Gauri, in her later years, receives a visit from graduate student Dipankar who wishes to write a dissertation about the Naxalite movement and SDS and approaches her looking for a primary source (Gauri attended Presidency before moving to Rhode Island). She says that she will help him but does not want to be acknowledged. Gauri also learns of the recent death of Kanu Sanyal and she soberly remembers Udayan. Shortly afterwards, Subhash emails Gauri asking for a formal divorce, which she agrees is the best course of action. Bela meets Drew and they two become engaged after a short courtship. Meanwhile, Gauri visits Subhash's house and finds Bela and her daughter Meghna. Bela, full of enmity, courteously greets Gauri for Meghna's sake, but tells Meghna that Gauri is her great aunt. When Meghna is out of earshot Bela tells Gauri she can not forgive her. Bela tells Gauri she knows Udayan was her father but that gave Gauri no right to walk out on Subhash and her. Gauri leaves the divorce papers; Bela is glad that she was coincidentally able to spare her father the pain of seeing Gauri again. Gauri then takes a trip back to Kolkata, where, alone and in complete despair, she comes within a step of committing suicide. Later, after returning to California, Gauri receives a letter from Bela saying that Meghna asks about her, that Bela has decided she will tell Meghna the truth someday, and that perhaps at some point in the future, the three of them can try to meet again.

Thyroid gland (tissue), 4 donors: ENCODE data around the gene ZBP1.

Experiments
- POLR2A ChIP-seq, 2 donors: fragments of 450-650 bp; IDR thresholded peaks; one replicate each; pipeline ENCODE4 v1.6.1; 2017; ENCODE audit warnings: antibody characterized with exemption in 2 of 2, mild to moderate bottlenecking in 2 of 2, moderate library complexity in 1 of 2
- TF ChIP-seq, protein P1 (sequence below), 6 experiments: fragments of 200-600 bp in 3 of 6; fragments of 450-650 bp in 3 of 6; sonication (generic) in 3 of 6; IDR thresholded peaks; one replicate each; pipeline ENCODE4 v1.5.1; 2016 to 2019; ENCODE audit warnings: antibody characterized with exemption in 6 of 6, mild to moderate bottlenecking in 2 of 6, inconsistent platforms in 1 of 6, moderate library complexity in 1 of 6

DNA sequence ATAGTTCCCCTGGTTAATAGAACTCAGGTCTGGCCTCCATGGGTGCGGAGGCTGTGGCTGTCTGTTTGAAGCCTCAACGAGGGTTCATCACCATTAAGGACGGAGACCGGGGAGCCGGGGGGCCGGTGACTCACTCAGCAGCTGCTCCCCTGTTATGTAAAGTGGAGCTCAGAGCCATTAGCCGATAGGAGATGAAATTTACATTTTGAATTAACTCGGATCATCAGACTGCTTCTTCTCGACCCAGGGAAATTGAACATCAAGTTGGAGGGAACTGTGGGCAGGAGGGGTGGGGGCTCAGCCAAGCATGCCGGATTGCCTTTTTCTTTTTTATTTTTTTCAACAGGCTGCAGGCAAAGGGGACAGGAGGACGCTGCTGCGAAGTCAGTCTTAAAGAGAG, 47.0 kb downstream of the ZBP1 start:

Subhash and Elise marry and go on their honeymoon to Kenmare, Elise's ancestral homeland. When he sees certain rock formations, he is reminded of Udayan. The final chapter revisits the day Udayan was killed. Udayan is no angel; he participates in murder. Despite this, he feels some regret, feeling that if he had met Gauri a little sooner, he could have saved himself from such a life. As he dies, he thinks fondly of Gauri.
Awards and nominations
In September 2013, The Lowland was placed on the shortlist for the 2013 Man Booker Prize, which ultimately went to The Luminaries by Eleanor Catton. The following month it was also long-listed for the National Book Award for Fiction, and revealed to be a finalist on 16 October 2013. In April 2014, it was shortlisted for the Baileys Women's Prize for Fiction. It won the DSC Prize for South Asian Literature (2014).
- "Jhumpa Lahiri’s ‘The Lowland’ on Booker shortlist". The Hindu. 10 September 2013. Retrieved 2 November 2013.
- Masters, Tim (23 July 2013). "Man Booker judges reveal 'most diverse' longlist". BBC. Retrieved 23 July 2013.
- "2013 National Book Award Finalist, Fiction". Nationalbook.org. Retrieved 2 November 2013.
- Mark Brown (7 April 2014). "Donna Tartt heads Baileys women's prize for fiction 2014 shortlist". The Guardian. Retrieved 11 April 2014.
- Claire Armitstead (22 January 2015). "Jhumpa Lahiri wins $50,000 DSC prize for south Asian literature". The Guardian. Retrieved 22 January 2015.